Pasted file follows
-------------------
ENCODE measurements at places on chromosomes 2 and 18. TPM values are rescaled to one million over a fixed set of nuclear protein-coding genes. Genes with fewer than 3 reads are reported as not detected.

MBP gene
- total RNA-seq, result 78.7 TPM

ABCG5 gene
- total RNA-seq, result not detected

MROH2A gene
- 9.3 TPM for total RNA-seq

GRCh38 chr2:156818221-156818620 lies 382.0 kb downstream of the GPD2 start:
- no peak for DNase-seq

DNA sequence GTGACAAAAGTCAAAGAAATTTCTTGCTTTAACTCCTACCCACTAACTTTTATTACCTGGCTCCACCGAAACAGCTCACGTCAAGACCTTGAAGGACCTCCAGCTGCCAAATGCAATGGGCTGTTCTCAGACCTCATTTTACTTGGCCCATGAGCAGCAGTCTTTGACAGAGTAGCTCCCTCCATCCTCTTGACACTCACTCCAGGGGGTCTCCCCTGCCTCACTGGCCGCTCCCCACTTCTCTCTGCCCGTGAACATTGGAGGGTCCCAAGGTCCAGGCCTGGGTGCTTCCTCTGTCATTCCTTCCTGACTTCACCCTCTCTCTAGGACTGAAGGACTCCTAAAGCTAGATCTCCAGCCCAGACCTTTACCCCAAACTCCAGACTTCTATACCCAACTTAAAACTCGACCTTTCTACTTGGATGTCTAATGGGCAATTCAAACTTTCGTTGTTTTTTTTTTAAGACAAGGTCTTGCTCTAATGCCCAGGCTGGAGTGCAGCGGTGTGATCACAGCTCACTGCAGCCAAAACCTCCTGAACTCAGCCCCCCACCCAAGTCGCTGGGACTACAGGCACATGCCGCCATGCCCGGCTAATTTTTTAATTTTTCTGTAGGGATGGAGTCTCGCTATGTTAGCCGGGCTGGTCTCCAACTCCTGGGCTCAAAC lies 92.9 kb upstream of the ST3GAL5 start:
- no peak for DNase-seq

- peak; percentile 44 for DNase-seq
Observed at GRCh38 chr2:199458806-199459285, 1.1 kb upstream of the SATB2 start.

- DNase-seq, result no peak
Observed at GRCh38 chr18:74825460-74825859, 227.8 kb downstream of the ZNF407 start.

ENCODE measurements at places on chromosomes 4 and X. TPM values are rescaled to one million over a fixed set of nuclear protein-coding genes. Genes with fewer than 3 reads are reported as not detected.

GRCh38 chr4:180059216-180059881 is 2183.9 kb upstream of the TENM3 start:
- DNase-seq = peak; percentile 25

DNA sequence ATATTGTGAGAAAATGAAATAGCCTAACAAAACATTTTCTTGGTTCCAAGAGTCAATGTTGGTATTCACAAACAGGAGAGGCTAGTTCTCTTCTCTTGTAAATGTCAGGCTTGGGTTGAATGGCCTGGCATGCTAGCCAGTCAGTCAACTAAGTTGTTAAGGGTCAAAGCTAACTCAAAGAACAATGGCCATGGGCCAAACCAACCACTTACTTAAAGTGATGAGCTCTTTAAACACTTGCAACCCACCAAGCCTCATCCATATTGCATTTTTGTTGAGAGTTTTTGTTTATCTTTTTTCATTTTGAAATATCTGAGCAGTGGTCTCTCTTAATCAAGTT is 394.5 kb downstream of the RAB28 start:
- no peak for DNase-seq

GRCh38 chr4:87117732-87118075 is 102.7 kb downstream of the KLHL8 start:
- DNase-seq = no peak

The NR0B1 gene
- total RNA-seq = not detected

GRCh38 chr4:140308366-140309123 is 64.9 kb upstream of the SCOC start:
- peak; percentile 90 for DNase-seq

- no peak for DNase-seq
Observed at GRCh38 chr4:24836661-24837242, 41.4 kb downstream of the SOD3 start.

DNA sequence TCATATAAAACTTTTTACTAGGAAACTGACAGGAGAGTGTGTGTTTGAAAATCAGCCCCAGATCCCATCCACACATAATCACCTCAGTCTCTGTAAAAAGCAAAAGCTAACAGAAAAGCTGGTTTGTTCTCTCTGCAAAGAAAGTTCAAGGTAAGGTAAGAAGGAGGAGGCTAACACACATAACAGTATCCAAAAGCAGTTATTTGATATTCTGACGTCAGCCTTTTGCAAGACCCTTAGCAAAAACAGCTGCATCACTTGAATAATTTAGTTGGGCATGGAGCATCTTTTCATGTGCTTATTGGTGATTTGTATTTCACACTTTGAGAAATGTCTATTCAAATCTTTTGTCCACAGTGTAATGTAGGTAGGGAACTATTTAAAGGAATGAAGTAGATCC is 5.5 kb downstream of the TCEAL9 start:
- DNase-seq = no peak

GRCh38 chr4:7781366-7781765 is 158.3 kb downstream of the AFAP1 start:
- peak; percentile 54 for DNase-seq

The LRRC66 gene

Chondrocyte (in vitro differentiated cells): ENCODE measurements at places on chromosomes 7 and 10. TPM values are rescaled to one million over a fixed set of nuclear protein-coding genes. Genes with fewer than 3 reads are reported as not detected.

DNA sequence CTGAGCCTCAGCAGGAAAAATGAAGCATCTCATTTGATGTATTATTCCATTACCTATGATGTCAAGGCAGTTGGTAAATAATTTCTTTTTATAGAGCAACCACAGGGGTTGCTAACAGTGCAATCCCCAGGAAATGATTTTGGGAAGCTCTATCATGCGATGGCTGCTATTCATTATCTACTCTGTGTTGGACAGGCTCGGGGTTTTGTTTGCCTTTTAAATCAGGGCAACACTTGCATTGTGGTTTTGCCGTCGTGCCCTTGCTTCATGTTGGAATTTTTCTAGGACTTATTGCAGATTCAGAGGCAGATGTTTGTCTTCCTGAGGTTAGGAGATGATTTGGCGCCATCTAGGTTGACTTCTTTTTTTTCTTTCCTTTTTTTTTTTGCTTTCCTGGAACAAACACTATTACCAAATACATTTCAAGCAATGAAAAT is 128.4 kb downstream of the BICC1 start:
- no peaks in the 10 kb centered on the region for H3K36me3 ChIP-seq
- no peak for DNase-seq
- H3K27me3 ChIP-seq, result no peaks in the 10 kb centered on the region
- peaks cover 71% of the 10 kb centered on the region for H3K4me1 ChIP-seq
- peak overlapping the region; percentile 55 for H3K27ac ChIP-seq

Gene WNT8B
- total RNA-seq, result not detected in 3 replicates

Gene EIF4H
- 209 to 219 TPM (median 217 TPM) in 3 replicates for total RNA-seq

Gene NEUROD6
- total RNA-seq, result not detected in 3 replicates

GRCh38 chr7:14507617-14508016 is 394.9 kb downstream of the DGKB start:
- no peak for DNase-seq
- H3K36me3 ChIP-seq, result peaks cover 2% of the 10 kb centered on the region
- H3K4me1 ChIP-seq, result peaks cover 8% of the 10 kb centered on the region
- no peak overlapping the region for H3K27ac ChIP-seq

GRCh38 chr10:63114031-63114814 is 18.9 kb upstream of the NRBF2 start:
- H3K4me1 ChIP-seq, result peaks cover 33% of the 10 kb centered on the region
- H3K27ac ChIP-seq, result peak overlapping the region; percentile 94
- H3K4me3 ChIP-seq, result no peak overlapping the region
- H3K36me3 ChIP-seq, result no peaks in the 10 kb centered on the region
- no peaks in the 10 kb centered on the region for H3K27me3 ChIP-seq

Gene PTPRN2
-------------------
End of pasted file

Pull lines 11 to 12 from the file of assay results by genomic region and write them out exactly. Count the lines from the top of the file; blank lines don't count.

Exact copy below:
- no peak for DNase-seq

- peak; percentile 44 for DNase-seq